NNSA experts presented on advances in nuclear explosion monitoring technologies at the Science and Technology 2021 meeting. Clockwise from top left: Liz Miller, Los Alamos National Laboratory; Steven Kreek, Lawrence Livermore National Laboratory; Jennifer Mendez, Pacific Northwest National Laboratory; Lisa Linville, Sandia National Laboratories.
NNSA presented on advances in nuclear explosion monitoring at the Science and Technology meeting. Clockwise from top left: Liz Miller, LANL; Steven Kreek, LLNL; Jennifer Mendez, PNNL; Lisa Linville, SNL.

The Science and Technology (SnT) Conferences, hosted every other year by the Preparatory Commission for the Comprehensive Nuclear-Test-Ban Treaty Organization (CTBTO PrepCom), are usually a way for hundreds of scientists, technologists, academics, diplomats, students, and journalists to gather in person to focus on the scientific and technological underpinnings supporting international nuclear explosion monitoring and verification. Due to the global COVID-19 pandemic, in-person attendance in June in Vienna, Austria, at SnT2021 was limited, but activities continued online, with over 1,100 registered participants.

DOE/NNSA experts presented their work on a wide variety of issues in support of the CTBT’s International Monitoring System and International Data Centre, ranging from improving sensitivity and reliability of seismic, infrasound, and radionuclide equipment for detecting suspected nuclear explosions to improving automation of routine tasks to allow analysts to focus on events of potential concern. DOE/NNSA sites represented included Idaho, Lawrence Livermore, Los Alamos, Pacific Northwest, and Sandia National Laboratories, as well as experts from universities and corporations.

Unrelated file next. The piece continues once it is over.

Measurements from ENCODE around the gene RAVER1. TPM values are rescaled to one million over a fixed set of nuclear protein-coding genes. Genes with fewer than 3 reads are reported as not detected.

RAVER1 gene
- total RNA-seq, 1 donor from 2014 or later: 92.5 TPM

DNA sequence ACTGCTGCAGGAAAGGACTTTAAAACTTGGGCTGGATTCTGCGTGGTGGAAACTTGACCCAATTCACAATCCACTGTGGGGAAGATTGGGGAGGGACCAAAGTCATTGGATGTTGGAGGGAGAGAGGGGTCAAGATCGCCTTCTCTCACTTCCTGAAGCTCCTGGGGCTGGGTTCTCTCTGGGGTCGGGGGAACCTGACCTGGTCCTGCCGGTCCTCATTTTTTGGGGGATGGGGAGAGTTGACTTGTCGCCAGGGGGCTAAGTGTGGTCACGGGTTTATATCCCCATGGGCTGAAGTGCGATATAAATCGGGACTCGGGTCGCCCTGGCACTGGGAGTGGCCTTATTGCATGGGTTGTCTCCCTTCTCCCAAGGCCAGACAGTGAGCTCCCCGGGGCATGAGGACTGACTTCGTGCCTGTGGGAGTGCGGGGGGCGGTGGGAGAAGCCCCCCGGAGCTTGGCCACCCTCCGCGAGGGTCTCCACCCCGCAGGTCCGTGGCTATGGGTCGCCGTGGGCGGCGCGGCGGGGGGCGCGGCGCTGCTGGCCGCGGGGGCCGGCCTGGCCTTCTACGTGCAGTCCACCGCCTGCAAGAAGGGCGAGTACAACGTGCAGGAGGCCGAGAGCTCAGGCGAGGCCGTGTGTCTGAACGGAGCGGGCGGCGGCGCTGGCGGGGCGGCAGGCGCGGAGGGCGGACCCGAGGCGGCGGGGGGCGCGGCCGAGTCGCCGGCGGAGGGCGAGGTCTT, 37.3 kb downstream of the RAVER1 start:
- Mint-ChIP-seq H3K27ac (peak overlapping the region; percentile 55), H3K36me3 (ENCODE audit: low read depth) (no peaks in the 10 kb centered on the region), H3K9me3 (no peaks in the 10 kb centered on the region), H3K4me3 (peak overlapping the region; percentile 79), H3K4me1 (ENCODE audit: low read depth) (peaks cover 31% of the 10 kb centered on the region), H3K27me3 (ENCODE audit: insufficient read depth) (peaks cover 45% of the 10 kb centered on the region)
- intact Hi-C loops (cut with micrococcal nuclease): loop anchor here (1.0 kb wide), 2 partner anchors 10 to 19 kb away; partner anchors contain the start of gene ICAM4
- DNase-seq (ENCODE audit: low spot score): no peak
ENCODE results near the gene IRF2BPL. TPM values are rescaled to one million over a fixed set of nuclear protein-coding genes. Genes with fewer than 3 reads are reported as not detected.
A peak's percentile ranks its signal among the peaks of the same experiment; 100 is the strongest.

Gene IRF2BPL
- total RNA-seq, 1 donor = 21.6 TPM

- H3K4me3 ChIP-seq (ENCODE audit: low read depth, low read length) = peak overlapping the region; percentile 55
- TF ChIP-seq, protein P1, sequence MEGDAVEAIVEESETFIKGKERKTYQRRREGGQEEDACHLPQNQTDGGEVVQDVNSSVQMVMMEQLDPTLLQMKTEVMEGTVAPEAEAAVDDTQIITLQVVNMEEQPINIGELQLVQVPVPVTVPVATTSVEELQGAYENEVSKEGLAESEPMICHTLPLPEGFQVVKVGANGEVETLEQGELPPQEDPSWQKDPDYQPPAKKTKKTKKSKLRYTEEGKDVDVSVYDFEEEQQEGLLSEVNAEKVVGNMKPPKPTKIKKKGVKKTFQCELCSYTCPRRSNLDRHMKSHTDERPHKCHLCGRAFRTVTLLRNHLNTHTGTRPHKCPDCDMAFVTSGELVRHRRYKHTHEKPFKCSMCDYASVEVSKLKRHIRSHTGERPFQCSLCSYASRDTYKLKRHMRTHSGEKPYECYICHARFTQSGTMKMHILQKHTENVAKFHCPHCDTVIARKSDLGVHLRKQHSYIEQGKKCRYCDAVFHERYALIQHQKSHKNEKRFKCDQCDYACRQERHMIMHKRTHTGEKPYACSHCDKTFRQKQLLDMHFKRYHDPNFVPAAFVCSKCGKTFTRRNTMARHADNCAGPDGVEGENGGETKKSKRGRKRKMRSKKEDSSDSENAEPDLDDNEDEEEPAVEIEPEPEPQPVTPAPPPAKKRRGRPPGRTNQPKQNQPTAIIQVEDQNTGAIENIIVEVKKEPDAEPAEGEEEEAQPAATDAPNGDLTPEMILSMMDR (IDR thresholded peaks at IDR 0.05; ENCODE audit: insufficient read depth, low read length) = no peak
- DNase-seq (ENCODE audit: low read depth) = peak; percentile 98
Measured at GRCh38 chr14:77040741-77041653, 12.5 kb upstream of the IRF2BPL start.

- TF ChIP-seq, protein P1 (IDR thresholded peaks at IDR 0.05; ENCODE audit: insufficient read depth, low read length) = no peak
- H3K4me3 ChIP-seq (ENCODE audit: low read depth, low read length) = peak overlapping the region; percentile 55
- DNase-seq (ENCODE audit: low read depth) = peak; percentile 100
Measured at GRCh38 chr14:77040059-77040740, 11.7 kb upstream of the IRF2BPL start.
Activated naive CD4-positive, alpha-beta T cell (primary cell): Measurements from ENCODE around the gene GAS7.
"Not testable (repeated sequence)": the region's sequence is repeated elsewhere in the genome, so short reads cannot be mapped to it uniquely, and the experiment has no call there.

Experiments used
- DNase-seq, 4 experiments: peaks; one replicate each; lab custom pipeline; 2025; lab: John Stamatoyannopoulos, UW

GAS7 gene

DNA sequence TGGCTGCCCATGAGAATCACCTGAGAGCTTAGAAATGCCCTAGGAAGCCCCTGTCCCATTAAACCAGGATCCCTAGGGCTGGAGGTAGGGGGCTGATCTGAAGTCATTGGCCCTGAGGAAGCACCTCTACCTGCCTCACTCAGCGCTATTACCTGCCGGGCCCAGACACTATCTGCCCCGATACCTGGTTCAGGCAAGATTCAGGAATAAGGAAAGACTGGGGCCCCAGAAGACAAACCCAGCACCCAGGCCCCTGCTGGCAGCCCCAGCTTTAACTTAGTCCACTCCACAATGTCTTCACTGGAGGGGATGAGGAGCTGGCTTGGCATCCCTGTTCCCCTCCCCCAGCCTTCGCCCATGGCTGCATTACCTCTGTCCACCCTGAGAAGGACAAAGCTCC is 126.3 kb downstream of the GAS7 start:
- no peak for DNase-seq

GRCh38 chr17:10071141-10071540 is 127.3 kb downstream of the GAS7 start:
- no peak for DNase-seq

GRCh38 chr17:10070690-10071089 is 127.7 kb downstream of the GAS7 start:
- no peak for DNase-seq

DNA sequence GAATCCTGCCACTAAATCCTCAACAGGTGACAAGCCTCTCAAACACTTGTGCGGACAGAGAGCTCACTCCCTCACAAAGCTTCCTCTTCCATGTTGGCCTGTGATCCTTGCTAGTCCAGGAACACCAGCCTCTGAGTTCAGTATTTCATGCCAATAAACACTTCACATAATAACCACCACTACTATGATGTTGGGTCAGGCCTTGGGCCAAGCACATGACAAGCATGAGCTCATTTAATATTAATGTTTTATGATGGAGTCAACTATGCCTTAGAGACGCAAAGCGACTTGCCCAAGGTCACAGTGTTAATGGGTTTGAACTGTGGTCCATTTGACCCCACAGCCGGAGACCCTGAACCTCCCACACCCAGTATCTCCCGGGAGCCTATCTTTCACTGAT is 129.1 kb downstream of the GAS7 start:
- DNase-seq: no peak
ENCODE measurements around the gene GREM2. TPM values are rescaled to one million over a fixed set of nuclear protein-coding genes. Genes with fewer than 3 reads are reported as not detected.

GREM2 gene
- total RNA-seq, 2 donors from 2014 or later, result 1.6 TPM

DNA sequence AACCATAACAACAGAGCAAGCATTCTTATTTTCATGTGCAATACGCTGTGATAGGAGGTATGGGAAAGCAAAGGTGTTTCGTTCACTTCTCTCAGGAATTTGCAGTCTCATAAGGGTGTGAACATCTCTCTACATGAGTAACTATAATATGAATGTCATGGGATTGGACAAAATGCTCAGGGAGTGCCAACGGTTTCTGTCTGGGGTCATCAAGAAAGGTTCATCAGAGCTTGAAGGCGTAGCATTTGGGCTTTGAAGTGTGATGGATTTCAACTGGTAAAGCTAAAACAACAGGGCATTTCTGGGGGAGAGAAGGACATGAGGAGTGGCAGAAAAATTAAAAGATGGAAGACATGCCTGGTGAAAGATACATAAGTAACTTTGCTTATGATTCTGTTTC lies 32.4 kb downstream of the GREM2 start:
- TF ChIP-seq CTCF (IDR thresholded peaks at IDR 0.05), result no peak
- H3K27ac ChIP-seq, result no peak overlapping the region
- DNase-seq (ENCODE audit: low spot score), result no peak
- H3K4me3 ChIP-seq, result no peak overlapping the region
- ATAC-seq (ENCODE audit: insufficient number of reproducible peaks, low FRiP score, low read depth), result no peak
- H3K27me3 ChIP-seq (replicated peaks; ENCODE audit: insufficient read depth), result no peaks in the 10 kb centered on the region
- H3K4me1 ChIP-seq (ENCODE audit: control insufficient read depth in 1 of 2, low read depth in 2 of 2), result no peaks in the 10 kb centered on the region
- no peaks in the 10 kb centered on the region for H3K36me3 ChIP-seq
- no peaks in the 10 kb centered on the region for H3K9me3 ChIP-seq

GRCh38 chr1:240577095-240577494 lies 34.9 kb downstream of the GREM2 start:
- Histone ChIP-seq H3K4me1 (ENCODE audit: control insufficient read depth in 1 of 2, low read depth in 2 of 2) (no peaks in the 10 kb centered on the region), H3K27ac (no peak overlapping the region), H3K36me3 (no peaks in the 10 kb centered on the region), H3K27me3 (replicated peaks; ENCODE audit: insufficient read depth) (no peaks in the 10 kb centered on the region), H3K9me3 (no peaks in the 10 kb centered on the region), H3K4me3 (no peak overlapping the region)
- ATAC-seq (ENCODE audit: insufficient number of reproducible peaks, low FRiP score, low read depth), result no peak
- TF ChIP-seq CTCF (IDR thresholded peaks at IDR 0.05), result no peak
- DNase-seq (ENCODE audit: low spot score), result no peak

Dimitri Kusnezov
Dimitri Kusnezov

Dr. Dimitri Kusnezov, former DOE Deputy Under Secretary for Artificial Intelligence (AI) and Technology and currently working on creating international partnerships in AI within the Office of Science, gave a keynote address on how AI can make our world more sustainable and equitable. DOE/NNSA has active efforts to lead international collaborations to drive the next generation of AI into data-rich missions including nuclear nonproliferation and applications to the CTBT.

“Supercomputers transitioned us from pen and paper approaches we had until the 1950s to take ever more complex models of the world and piece them together. We can do things now to simulate previously unimaginably complex problems; we can do things that no human can do,” Dr. Kusnezov said. “AI is now starting the parallel transition for data and information and we are just at the start of a remarkable period in how we approach knowledge from data.”

SnT2021 commemorated 25 years since the CTBT was opened for signature in 1996 and highlighted both the significant progress in building an international nuclear explosion monitoring and verification regime and ways to improve it further. The CTBTO PrepCom used technology to allow virtual participants to interact across time zones with the presenters and colleagues, including e-posters, videos on-demand, and video chat rooms. The organizers even had dedicated Q&A spaces for each individual presentation so that presenters could answer questions over the course of the conference – a necessity given the time differences of participants from around the world. Events were also recorded and are available at the CTBTO PrepCom’s YouTube page.


“Strong U.S. support for the CTBTO PrepCom was on display at SnT2021, and we look forward to DOE and NNSA experts being able to safely meet in person with their international colleagues soon,” said Kasia Mendelsohn, NNSA’s Acting Deputy Administrator for Defense Nuclear Nonproliferation.